DC Police

Parents Protest After Police Called on 7-Year-Old With Autism Who Took Off His Mask

The boy, who has autism, took off his mask because he has sensory processing issues, according to his mother

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A mother and dozens of concerned parents protested outside the Office of the State Superintendent of Education (OSSE) in Washington, D.C. Wednesday night after police were called to a boy’s school bus because the boy, who has autism, kept taking off his mask. 

“I was hurt, like really hurt,” Chioma Oruh said about the moment police were called on her 7-year-old son, Jedi, after he kept removing his mask around two weeks ago.

Jedi and his 10-year-old brother take a school bus that is managed by OSSE.

“And he took the mask off on the bus because he has a sensory processing condition, along with his autism,” Oruh said. “The trust I put in OSSE was just violated.”

Oruh recorded her interaction with police and the bus driver. She said they were both polite and that she does not blame police for responding, but questioned why the bus dispatcher -- who was on speaker phone with the driver at the time -- called law enforcement.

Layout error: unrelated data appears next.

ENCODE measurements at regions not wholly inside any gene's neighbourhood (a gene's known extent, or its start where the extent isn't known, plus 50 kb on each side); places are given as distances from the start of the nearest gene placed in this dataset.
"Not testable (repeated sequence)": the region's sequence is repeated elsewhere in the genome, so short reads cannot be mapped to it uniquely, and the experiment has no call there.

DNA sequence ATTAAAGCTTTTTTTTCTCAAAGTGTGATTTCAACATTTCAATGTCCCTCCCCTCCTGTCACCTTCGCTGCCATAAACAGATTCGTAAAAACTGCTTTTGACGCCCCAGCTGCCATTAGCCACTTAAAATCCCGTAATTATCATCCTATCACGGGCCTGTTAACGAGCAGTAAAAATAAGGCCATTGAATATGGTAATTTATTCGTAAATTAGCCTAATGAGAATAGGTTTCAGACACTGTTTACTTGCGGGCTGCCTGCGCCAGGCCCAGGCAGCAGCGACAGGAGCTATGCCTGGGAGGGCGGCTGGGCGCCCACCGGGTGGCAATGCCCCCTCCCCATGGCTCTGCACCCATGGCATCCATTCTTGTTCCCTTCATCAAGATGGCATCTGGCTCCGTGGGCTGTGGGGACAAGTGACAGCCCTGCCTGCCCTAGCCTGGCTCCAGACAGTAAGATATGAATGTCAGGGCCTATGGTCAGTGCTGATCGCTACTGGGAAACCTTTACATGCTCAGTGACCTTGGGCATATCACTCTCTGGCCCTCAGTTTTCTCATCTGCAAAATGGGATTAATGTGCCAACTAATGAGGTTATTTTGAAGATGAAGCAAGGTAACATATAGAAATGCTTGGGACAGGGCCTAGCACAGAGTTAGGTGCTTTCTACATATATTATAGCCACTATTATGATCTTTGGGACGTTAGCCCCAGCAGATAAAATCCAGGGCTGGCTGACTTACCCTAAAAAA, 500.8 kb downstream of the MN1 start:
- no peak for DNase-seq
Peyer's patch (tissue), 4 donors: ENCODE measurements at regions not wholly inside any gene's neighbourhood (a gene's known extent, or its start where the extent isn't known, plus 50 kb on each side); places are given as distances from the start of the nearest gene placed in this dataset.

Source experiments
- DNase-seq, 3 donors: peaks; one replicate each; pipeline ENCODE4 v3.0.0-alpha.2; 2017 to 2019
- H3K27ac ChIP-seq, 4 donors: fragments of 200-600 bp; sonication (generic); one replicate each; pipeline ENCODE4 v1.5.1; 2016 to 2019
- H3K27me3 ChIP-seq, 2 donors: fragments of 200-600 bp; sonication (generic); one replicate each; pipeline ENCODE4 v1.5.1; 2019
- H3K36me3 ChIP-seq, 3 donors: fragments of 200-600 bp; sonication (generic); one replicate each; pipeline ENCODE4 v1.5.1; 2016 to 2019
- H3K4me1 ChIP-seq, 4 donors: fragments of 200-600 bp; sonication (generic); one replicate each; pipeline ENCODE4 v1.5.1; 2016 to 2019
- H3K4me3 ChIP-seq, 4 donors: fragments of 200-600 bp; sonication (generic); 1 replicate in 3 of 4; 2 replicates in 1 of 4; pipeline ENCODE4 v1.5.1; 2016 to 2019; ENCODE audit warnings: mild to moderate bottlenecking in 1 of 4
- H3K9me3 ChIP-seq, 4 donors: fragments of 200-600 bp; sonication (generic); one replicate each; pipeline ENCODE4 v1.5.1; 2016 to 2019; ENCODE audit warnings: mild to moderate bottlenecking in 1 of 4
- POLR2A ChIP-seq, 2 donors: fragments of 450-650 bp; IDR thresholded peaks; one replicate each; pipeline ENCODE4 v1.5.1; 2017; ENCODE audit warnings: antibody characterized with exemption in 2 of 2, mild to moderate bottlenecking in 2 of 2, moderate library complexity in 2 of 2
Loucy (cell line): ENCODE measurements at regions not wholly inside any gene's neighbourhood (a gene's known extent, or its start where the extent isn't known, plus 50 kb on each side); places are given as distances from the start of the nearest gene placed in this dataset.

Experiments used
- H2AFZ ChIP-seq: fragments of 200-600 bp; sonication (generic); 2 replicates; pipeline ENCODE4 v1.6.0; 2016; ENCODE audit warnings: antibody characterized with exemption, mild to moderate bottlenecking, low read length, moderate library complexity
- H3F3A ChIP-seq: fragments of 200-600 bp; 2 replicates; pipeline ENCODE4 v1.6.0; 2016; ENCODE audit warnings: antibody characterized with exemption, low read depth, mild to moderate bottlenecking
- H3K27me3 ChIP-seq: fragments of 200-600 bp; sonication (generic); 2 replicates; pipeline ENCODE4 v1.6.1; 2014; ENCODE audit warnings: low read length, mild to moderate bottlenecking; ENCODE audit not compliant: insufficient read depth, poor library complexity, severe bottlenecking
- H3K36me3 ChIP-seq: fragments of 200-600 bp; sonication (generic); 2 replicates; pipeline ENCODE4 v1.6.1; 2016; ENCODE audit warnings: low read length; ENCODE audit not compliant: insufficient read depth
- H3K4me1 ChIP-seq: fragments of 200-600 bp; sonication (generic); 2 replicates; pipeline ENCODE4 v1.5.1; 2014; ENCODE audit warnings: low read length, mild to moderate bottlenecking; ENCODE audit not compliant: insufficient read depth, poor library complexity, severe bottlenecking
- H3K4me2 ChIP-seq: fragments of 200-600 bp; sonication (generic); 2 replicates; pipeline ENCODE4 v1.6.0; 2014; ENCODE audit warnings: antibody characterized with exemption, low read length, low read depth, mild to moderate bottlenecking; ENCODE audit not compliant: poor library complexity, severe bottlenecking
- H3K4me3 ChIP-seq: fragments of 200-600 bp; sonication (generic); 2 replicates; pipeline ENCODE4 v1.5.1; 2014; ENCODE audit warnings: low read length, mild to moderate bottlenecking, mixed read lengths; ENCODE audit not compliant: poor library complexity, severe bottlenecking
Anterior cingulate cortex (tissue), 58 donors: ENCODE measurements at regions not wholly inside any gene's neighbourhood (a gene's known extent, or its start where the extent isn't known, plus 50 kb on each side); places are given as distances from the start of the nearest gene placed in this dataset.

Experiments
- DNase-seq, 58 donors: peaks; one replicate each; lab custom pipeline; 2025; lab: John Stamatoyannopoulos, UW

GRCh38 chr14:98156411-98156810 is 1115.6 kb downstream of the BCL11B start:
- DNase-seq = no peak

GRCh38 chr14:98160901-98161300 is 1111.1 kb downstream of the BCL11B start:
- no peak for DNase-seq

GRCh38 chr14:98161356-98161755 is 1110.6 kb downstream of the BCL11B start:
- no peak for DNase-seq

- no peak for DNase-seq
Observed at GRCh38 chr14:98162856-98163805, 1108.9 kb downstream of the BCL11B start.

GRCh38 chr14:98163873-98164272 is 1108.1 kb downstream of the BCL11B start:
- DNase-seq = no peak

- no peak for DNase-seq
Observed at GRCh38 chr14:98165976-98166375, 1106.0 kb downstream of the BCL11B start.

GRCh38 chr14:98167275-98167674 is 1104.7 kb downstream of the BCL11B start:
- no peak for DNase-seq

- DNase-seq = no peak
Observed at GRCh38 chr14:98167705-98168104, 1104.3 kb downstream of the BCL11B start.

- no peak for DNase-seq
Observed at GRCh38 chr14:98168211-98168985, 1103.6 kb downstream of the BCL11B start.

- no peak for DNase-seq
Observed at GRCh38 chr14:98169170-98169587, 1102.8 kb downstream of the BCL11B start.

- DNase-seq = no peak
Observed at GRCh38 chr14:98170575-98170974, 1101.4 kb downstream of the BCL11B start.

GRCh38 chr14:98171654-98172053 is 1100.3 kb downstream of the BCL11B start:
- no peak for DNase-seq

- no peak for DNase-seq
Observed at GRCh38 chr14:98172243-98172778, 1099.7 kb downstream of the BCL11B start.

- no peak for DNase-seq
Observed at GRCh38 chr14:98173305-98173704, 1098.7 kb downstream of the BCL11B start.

“I was very annoyed. I was starting to cry because I couldn’t believe how this happened,” Oruh said.  

OSSE and a spokesperson provided a written statement, saying:

“The OSSE Division of Student Transportation called for MPD support to help de-escalate a situation in which a parent would not leave a school bus, which was impairing the ability of the bus to transport students to school. The call was made after the driver and her dispatcher had been in conversation with the parent and there was disagreement about safety protocols for her child on the bus, and the parent refused to leave the vehicle.”

Oruh said she never got on the bus. Her video starts when police arrived.

She also wondered why the bus driver did not have her son’s doctor’s note that states Jedi “should not be excluded or sent home if he refuses to wear the mask as long as he remains symptom-free and has no known COVID contacts.”

An OSSE spokesperson said Jedi’s school did not send over the doctor’s note prior to the bus arriving. 

Those at the rally said police should not be called to respond to kids with special needs.

While OSSE investigates, Oruh hopes to receive an apology and wants OSSE to change their practice of calling police on children at school.

News4 reached out to Jedi’s school for comment and is waiting to hear back.

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